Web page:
AMPK is associated with the beneficial effects of antidiabetic agents on cardiovascular diseases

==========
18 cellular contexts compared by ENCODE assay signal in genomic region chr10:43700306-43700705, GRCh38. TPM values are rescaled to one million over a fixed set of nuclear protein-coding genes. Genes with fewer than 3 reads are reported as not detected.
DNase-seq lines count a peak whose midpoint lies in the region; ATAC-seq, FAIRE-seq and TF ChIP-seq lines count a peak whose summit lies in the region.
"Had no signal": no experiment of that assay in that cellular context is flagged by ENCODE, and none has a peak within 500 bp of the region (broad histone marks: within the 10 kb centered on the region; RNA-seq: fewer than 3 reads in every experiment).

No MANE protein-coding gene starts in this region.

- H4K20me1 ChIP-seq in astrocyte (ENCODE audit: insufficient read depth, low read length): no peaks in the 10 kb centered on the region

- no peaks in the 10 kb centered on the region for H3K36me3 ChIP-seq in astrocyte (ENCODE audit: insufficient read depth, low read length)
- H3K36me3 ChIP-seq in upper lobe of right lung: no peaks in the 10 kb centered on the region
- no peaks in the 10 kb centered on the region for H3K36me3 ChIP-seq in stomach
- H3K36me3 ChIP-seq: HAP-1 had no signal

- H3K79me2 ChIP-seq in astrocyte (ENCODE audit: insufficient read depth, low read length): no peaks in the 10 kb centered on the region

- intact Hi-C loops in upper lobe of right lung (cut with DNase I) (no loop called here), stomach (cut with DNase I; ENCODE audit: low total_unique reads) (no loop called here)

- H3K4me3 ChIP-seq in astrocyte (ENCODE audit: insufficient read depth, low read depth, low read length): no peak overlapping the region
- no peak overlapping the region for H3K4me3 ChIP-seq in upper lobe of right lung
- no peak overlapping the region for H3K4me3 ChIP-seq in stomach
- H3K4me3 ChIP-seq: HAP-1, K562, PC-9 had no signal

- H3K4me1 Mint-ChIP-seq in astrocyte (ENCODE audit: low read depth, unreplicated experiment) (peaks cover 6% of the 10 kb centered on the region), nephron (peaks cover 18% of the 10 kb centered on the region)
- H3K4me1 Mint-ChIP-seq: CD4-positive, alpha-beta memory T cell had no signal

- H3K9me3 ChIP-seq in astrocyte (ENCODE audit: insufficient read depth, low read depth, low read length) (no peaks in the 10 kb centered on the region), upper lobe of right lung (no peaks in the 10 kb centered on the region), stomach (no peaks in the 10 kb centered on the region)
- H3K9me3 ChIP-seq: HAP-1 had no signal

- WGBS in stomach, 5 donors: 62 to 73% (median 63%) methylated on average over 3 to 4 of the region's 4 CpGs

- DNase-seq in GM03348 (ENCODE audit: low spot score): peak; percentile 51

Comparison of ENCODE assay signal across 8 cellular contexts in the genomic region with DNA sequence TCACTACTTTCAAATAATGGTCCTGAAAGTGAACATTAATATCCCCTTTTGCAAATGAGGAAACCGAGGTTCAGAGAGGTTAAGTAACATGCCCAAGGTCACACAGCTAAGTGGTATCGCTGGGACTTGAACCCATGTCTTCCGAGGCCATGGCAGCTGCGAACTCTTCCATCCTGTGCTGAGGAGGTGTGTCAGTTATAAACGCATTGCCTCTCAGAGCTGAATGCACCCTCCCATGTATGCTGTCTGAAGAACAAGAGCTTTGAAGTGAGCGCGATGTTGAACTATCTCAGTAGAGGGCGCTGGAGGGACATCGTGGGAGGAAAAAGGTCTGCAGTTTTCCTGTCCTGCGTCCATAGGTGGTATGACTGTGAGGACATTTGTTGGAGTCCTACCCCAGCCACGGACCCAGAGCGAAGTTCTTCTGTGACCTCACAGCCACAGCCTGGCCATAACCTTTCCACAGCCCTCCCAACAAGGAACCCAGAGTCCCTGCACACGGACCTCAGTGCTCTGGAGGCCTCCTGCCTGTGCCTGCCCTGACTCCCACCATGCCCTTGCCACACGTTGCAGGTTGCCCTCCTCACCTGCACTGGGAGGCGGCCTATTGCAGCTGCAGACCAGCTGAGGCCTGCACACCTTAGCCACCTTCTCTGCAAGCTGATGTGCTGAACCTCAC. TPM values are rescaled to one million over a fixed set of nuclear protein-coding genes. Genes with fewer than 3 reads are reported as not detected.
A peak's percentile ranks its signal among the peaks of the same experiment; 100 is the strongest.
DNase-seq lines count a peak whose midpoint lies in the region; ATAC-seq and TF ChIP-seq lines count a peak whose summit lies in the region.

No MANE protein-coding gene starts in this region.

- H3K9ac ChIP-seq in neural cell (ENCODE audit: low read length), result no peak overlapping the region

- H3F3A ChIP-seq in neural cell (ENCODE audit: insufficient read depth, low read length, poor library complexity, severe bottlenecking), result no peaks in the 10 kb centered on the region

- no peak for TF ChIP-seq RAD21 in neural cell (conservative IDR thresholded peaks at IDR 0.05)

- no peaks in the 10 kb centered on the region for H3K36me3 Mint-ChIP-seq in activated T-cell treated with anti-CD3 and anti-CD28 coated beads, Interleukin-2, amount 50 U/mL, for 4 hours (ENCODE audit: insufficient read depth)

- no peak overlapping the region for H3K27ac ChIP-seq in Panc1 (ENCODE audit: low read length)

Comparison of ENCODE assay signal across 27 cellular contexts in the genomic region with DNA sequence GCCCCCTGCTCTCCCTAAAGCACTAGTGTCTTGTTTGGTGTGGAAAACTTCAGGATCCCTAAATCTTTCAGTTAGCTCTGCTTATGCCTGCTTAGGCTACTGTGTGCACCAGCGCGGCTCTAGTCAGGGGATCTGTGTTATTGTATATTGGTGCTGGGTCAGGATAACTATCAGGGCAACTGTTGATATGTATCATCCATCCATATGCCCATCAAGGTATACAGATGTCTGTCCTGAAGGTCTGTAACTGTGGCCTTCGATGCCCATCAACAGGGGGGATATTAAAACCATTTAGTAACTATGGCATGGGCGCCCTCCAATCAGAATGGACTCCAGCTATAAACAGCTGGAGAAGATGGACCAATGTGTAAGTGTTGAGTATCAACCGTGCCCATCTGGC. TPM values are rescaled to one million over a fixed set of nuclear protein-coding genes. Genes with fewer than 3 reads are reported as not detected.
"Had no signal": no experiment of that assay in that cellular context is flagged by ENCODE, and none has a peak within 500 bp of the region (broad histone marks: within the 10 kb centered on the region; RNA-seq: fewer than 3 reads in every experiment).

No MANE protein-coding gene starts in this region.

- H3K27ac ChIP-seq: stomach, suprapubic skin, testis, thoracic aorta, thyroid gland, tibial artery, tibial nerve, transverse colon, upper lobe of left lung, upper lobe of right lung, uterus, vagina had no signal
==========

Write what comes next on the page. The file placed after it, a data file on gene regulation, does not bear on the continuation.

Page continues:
Diabetics have higher morbidity and mortality in cardiovascular disease (CVD). A variety of antidiabetic agents are available for clinical choice. Cardiovascular (CV) safety assessment of these agents is crucial in addition to hypoglycemic effect before clinical prescription. Adenosine 5′-monophosphate-activated protein kinase (AMPK) is an important cell energy sensor, which plays an important role in regulating myocardial energy metabolism, reducing ischemia and ischemia/reperfusion (I/R) injury, improving heart failure (HF) and ventricular remodeling, ameliorating vascular endothelial dysfunction, antichronic inflammation, anti-apoptosis, and regulating autophagy. In this review, we summarized the effects of antidiabetic agents to CVD according to basic and clinical research evidence and put emphasis on whether these agents can play roles in CV system through AMPK-dependent signaling pathways. Metformin has displayed definite CV benefits related to AMPK. Sodium-glucose cotransporter 2 inhibitors also demonstrate sufficient clinical evidence for CV protection, but the mechanisms need further exploration. Glucagon-likepeptide1 analogs, dipeptidyl peptidase-4 inhibitors, α-glucosidase inhibitors and thiazolidinediones also show some AMPK-dependent CV benefits. Sulfonylureas and meglitinides may be unfavorable to CV system. AMPK is becoming a promising target for the treatment of diabetes, metabolic syndrome and CVD. But there are still some questions to be answered.